The backing member prevents aqueous liquid strike through to the outer clothing when discharge occurs onto the absorbent pad. The backing member is located on the inside of the outer member, if an outer member is used, and typically consists of an aqueous liquid impervious film such as polyethylene. The aqueous liquid impervious backing member has an exterior surface that faces away from the wearer and an interior surface that faces toward the wearer. The backing member, acting as a barrier, should retard the movement of the aqueous liquid through the garment by making the backing member resistant to penetration normally encountered under wearing conditions. The backing member desirably comprises a material that is formed or treated to be aqueous liquid impervious. Alternatively, the backing member may comprise an aqueous liquid pervious material and other suitable means, such as an aqueous liquid impervious layer associated with the absorbent pad may be provided to impede aqueous liquid movement away from the absorbent pad. The pant may be rendered aqueous liquid impervious by any method well known in the art such as coating the absorbent pad or by securing a separate aqueous liquid impervious material to the absorbent pad. The backing member may comprise a thin, aqueous liquid impervious web or sheet of plastic film such as polyethylene, polypropylene, polyvinyl chloride or similar material. Other acceptable materials include a single spunbonded layer of the above types of materials, spunbonded-meitblown- spunbonded material. Suitable foam materials may also be used, as well as materials that are both aqueous liquid impervious and vapor-pervious. Alternately, the backing member may comprise a nonwoven, fibrous web which has been suitably constructed and arranged to have low aqueous liquid perviousness. Still alternately, the backing member may comprise a layered or laminated material, such as a thermally bonded plastic film and nonwoven web composite. Alternatively, the backing member consists of an aqueous liquid impervious film or foam which is pervious to water vapor under normal wearing conditions. The backing member may have a water vapor transmission rate of at least about 800 grams/m2/24 hours measured by ASTM E96-92. One example of a suitable film is a 39.4 grams per square meter microporous film produced by Mitsui and sold by Consolidated Thermoplastics (CT) under the trade name of ESPOIR® N-TAF-CT.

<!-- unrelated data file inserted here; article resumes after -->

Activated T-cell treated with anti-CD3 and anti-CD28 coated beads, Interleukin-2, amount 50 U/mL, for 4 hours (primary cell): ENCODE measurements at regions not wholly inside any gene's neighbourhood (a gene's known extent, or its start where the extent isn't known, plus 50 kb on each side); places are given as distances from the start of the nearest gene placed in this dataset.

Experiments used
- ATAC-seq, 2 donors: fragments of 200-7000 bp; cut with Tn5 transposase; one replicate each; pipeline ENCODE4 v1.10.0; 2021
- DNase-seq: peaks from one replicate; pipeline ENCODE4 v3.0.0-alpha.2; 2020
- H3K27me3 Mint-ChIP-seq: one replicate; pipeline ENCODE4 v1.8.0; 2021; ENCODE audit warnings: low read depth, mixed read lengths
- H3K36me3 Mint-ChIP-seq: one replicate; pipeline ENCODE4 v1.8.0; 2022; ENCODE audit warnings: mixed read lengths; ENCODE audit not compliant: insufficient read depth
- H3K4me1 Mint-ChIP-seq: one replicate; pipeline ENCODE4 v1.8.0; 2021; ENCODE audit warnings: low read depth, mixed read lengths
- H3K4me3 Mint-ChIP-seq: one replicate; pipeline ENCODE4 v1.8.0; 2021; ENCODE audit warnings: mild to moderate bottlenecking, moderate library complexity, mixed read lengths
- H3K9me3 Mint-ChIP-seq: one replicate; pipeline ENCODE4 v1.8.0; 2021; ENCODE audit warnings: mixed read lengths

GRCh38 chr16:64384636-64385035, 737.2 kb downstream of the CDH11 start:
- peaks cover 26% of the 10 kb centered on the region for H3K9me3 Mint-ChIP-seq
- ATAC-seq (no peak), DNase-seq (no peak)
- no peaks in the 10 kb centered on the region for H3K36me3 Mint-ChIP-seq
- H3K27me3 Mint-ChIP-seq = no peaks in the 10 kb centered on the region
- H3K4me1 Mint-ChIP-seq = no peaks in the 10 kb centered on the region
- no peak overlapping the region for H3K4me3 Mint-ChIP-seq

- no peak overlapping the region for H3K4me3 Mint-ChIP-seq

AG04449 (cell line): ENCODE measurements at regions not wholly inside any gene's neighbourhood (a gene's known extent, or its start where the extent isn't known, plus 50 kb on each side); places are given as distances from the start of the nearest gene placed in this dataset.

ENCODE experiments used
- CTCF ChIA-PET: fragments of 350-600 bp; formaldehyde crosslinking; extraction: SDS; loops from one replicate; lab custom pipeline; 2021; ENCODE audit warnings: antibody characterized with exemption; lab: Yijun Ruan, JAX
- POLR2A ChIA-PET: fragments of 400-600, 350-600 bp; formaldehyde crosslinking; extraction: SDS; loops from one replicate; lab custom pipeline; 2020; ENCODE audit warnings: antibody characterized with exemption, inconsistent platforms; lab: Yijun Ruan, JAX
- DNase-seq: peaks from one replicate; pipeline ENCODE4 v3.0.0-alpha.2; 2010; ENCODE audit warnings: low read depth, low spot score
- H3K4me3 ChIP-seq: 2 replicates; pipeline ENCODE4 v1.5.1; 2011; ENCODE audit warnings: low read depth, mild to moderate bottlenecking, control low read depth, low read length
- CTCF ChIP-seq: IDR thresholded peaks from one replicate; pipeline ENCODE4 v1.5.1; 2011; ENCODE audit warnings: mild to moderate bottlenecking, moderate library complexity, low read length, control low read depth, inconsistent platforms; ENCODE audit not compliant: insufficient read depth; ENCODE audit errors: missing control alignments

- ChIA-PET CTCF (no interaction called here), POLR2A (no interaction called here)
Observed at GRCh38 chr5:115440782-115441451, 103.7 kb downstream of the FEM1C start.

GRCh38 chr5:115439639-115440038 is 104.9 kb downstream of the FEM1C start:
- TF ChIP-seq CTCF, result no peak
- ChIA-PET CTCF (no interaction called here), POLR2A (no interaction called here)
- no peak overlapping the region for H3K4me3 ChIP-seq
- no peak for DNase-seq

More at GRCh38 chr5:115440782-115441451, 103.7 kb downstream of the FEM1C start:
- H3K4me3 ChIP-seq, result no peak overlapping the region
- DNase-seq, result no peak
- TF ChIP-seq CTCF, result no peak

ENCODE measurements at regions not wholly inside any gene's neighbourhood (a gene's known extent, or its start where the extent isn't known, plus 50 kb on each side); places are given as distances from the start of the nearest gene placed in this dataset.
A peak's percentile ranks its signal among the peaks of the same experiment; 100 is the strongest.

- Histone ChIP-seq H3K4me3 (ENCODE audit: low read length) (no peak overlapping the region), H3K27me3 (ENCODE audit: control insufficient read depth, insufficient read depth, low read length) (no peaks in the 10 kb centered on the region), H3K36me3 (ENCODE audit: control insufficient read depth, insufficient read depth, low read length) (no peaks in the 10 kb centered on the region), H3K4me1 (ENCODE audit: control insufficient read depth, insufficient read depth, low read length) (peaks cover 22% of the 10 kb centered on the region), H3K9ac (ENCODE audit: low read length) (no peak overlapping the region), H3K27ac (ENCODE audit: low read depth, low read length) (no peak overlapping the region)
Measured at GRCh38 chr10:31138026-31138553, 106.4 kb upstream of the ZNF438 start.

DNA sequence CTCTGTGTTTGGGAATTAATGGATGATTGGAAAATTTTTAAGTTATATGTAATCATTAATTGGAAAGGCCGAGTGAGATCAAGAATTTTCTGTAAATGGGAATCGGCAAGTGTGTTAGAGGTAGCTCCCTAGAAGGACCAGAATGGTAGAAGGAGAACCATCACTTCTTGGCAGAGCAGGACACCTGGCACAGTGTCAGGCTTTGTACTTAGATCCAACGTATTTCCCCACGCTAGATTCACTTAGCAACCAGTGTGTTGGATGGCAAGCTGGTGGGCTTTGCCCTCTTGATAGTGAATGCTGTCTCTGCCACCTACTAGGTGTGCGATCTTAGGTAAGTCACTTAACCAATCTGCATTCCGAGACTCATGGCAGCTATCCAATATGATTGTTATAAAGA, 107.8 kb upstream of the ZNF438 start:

The outer member may be compliant and soft feeling to the wearer. The outer member may be any soft, flexible, porous sheet which is aqueous liquid pervious, permitting aqueous liquids to readily penetrate into its thickness, or impervious, resistant to the penetration of aqueous liquids into its thickness. A suitable outer member may be manufactured from a wide range of materials, such as natural fibers (e.g., wood or cotton fibers), synthetic fibers (e.g., polyester or polypropylene fibers) or from a combination of natural and synthetic fibers or reticulated foams and apertured plastic films. There are a number of manufacturing techniques which may be used to manufacture the outer member. For example, the outer member may be woven or nonwoven web or sheet such as a spunbond, meltblown or bonded-carded web composed of synthetic polymer filaments, such as polypropylene, polyethylene, polyesters or the like, or a web of natural polymer filaments such as rayon or cotton. The bonded-carded web may be thermally bonded or sprayed with a binder by means well known to those skilled in the fabric art. Suitably, the outer member is a nonwoven spunbond material and is available from Kimberly-Clark Corporation, located in Roswell, GA. The outer member has a weight from about 0.3 oz. per square yard (osy) (10.2 gsm) to about 2.0 osy (68 gsm) and typically about 0.6 osy (20.4 gsm). The outer member of the garment may be printed, colored or decoratively embossed. The outer member preferably has a pore size that readily allows the passage there through of air, sweat, and perspiration due to the breathability of the materiality. The outer member may be selectively embossed or perforated with discrete slits or holes extending therethrough.